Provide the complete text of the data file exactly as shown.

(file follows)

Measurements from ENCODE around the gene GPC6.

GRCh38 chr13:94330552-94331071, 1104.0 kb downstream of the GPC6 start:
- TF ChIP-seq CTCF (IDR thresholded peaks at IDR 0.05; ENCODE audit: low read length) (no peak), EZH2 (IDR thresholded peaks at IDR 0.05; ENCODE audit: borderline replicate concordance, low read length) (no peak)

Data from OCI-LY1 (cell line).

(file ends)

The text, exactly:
Measurements from ENCODE around the gene GPC6.

GRCh38 chr13:94330552-94331071, 1104.0 kb downstream of the GPC6 start:
- TF ChIP-seq CTCF (IDR thresholded peaks at IDR 0.05; ENCODE audit: low read length) (no peak), EZH2 (IDR thresholded peaks at IDR 0.05; ENCODE audit: borderline replicate concordance, low read length) (no peak)

Data from OCI-LY1 (cell line).